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oracle

[awr-uh-kuh l, or-] /ˈɔr ə kəl, ˈɒr-/
noun
1.
(especially in ancient Greece) an utterance, often ambiguous or obscure, given by a priest or priestess at a shrine as the response of a god to an inquiry.
2.
the agency or medium giving such responses.
3.
a shrine or place at which such responses were given:
the oracle of Apollo at Delphi.
4.
a person who delivers authoritative, wise, or highly regarded and influential pronouncements.
5.
a divine communication or revelation.
6.
any person or thing serving as an agency of divine communication.
7.
any utterance made or received as authoritative, extremely wise, or infallible.
8.
oracles, the Scriptures.
9.
the holy of holies of the Temple built by Solomon in Jerusalem. I Kings 6:16, 19–23.
Origin of oracle
1350-1400
1350-1400; Middle English < Old French < Latin ōrāculum, equivalent to ōrā(re) to plead (see oration) + -culum -cle2
Can be confused
auricle, oracle.
Dictionary.com Unabridged
Based on the Random House Dictionary, © Random House, Inc. 2017.
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Examples from the Web for oracles
Contemporary Examples
Historical Examples
  • I had fancied that the oracles were all silent, and nature had spent her fires; and behold!

    Essays, Second Series Ralph Waldo Emerson
  • This is the effect on us of tropes, fables, oracles, and all poetic forms.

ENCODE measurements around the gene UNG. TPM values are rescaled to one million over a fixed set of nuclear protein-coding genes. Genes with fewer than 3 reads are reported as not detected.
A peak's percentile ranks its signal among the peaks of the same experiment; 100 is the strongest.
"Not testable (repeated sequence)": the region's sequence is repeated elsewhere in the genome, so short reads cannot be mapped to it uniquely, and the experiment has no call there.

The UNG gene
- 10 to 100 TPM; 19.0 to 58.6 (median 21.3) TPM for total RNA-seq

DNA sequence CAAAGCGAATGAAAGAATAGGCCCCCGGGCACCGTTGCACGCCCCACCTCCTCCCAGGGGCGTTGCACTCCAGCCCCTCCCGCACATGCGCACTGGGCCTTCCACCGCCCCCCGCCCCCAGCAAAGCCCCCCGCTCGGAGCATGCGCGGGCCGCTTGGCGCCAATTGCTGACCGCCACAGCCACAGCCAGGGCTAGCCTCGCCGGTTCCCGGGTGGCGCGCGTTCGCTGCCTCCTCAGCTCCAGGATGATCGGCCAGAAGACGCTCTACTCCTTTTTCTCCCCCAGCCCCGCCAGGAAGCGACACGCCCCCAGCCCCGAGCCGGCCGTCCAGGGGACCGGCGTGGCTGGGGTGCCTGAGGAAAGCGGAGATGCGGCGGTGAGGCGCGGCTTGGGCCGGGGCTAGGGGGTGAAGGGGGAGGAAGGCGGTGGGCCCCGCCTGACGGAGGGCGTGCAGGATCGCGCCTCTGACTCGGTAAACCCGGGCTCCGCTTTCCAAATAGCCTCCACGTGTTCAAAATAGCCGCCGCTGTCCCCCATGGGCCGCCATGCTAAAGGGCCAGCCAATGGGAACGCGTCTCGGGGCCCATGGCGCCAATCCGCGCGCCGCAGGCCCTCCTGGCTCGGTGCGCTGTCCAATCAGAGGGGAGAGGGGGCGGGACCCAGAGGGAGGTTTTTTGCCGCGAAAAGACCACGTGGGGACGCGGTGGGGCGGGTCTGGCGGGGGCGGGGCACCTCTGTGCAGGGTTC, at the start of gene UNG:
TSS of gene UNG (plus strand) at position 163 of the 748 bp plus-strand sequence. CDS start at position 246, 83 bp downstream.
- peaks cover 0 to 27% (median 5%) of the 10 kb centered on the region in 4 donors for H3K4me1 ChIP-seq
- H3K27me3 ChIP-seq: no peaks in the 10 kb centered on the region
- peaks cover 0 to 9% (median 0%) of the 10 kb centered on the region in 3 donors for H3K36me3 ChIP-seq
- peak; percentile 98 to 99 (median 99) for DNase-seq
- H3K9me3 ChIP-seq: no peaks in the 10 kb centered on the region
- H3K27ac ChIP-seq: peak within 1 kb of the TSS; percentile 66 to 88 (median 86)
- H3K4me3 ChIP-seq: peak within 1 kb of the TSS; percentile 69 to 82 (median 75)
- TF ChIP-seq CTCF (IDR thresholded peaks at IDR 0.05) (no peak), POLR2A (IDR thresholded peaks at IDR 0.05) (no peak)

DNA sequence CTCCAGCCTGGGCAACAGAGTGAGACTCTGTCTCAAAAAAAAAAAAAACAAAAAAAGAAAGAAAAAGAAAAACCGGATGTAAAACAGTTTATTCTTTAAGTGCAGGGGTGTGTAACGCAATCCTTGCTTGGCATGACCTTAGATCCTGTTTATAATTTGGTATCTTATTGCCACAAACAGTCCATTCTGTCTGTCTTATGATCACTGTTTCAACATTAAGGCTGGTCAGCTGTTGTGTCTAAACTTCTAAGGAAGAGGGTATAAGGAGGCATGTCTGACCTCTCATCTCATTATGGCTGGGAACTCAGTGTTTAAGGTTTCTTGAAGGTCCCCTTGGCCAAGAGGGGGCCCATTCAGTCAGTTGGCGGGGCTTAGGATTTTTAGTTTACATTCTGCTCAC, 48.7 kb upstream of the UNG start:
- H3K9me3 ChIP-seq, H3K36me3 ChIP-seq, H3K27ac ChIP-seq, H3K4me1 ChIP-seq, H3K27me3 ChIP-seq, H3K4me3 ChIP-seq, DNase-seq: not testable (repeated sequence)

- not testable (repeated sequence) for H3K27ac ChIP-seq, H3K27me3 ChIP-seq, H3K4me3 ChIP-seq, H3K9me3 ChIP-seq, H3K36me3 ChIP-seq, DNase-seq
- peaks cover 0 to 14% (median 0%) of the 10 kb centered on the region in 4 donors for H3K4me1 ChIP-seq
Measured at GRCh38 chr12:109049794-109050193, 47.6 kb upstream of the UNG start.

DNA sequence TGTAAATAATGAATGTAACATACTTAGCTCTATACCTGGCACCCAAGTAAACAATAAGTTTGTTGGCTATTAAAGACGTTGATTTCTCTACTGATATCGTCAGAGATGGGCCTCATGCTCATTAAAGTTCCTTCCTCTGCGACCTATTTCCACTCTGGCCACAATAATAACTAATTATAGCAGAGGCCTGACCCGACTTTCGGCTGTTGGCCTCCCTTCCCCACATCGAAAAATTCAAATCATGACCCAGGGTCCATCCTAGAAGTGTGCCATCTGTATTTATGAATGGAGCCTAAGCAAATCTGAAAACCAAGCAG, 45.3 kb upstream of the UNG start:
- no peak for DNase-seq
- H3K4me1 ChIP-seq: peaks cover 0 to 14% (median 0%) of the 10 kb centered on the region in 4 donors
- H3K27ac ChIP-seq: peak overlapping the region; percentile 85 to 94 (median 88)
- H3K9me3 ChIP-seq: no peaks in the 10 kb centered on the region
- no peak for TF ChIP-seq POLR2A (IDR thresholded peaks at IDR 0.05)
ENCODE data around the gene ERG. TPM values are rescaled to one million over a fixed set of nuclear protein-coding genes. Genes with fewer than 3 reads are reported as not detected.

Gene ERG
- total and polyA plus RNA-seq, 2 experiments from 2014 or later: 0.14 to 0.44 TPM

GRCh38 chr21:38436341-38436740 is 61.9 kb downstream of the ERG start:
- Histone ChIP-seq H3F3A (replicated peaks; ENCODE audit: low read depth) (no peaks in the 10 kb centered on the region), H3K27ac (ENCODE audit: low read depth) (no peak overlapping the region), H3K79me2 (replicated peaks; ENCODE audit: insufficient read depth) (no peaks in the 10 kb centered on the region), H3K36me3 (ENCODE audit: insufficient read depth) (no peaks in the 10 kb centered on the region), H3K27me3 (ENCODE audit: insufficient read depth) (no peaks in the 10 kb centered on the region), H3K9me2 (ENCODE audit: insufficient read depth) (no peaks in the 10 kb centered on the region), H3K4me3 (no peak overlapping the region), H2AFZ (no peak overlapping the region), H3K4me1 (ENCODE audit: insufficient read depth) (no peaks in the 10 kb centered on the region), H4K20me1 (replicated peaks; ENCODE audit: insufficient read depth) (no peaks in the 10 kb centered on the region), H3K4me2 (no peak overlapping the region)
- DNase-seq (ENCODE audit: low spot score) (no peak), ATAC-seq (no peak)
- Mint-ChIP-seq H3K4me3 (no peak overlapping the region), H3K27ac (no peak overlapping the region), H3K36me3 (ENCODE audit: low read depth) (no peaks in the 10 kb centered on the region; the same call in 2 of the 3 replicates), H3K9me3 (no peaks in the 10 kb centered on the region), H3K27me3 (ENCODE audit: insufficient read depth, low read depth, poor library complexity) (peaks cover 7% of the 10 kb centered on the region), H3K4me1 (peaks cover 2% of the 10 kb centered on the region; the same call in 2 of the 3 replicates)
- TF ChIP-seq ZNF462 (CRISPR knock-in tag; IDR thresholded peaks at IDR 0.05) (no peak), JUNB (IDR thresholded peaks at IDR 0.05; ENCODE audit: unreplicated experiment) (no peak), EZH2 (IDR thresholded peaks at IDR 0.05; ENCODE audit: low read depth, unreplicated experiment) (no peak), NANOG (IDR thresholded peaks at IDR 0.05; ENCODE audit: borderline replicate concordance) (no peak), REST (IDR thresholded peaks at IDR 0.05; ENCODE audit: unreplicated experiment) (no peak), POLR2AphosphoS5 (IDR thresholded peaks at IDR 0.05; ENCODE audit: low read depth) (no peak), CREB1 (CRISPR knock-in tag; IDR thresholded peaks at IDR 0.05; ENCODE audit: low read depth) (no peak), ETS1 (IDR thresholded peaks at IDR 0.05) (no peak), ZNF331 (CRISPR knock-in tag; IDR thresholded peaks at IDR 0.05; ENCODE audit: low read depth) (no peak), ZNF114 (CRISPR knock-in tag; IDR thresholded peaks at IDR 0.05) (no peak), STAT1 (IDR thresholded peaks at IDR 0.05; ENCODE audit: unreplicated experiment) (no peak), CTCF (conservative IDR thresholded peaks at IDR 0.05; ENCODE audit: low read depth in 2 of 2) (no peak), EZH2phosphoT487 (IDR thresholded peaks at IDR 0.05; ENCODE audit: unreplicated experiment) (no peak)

Essays, Second Series Ralph Waldo Emerson
  • Even the most barbarous people were not without their oracles.

    The Phantom World Augustin Calmet
  • The manner in which the oracles were rendered was not everywhere the same.

    The Phantom World Augustin Calmet
  • "What is a physician if he talk not in the language of oracles," he said, querulously.

    The Lion's Brood

    Duffield Osborne
  • The observation was somewhat vague, like other oracles' speeches.

    A Houseful of Girls Sarah Tytler
  • The reason for this I shall now set forth, having read all the oracles in question.

    Procopius Procopius
  • Other texts enable us to study the form of the oracles themselves.

  • These oracles, it so happens, all issue from the goddess Ishtar of Arbela.

British Dictionary definitions for oracles

oracles

/ˈɒrəkəlz/
plural noun
1.
another term for Scripture (sense 1)

oracle

/ˈɒrəkəl/
noun
1.
a prophecy, often obscure or allegorical, revealed through the medium of a priest or priestess at the shrine of a god
2.
a shrine at which an oracular god is consulted
3.
an agency through which a prophecy is transmitted
4.
any person or thing believed to indicate future action with infallible authority
5.
a statement believed to be infallible and authoritative
6.
(Bible)
  1. a message from God
  2. the holy of holies in the Israelite temple
See also oracles
Word Origin
C14: via Old French from Latin ōrāculum, from ōrāre to request
Collins English Dictionary - Complete & Unabridged 2012 Digital Edition
© William Collins Sons & Co. Ltd. 1979, 1986 © HarperCollins
Publishers 1998, 2000, 2003, 2005, 2006, 2007, 2009, 2012
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Word Origin and History for oracles

oracle

n.

late 14c., "a message from a god, expressed by divine inspiration," from Old French oracle "temple, house of prayer; oracle" (12c.) and directly from Latin oraculum "divine announcement, oracle; place where oracles are given," from orare "pray, plead" (see orator), with material instrumental suffix -culo-. In antiquity, "the agency or medium of a god," also "the place where such divine utterances were given." This sense is attested in English from c.1400.

Online Etymology Dictionary, © 2010 Douglas Harper
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